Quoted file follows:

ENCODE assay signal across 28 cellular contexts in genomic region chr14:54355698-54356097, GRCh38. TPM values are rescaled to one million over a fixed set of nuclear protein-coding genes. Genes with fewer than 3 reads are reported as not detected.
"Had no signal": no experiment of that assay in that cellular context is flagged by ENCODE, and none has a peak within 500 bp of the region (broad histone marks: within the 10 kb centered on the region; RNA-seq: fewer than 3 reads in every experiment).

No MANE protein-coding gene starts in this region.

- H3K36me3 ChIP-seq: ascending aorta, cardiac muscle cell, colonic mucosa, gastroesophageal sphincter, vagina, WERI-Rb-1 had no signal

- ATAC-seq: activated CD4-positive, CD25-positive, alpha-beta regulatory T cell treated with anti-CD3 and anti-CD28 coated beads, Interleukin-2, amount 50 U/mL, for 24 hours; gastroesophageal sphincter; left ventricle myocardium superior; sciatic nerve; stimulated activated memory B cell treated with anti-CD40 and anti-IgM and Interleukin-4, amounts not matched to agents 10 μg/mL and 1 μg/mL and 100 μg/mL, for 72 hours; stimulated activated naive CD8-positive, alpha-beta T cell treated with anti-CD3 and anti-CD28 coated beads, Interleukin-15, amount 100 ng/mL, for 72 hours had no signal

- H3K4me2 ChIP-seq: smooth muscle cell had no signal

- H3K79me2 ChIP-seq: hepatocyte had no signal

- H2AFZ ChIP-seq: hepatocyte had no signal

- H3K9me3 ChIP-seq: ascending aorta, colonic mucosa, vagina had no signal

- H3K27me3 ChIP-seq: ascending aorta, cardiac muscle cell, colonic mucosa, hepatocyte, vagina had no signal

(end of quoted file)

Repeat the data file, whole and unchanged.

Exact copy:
ENCODE assay signal across 28 cellular contexts in genomic region chr14:54355698-54356097, GRCh38. TPM values are rescaled to one million over a fixed set of nuclear protein-coding genes. Genes with fewer than 3 reads are reported as not detected.
"Had no signal": no experiment of that assay in that cellular context is flagged by ENCODE, and none has a peak within 500 bp of the region (broad histone marks: within the 10 kb centered on the region; RNA-seq: fewer than 3 reads in every experiment).

No MANE protein-coding gene starts in this region.

- H3K36me3 ChIP-seq: ascending aorta, cardiac muscle cell, colonic mucosa, gastroesophageal sphincter, vagina, WERI-Rb-1 had no signal

- ATAC-seq: activated CD4-positive, CD25-positive, alpha-beta regulatory T cell treated with anti-CD3 and anti-CD28 coated beads, Interleukin-2, amount 50 U/mL, for 24 hours; gastroesophageal sphincter; left ventricle myocardium superior; sciatic nerve; stimulated activated memory B cell treated with anti-CD40 and anti-IgM and Interleukin-4, amounts not matched to agents 10 μg/mL and 1 μg/mL and 100 μg/mL, for 72 hours; stimulated activated naive CD8-positive, alpha-beta T cell treated with anti-CD3 and anti-CD28 coated beads, Interleukin-15, amount 100 ng/mL, for 72 hours had no signal

- H3K4me2 ChIP-seq: smooth muscle cell had no signal

- H3K79me2 ChIP-seq: hepatocyte had no signal

- H2AFZ ChIP-seq: hepatocyte had no signal

- H3K9me3 ChIP-seq: ascending aorta, colonic mucosa, vagina had no signal

- H3K27me3 ChIP-seq: ascending aorta, cardiac muscle cell, colonic mucosa, hepatocyte, vagina had no signal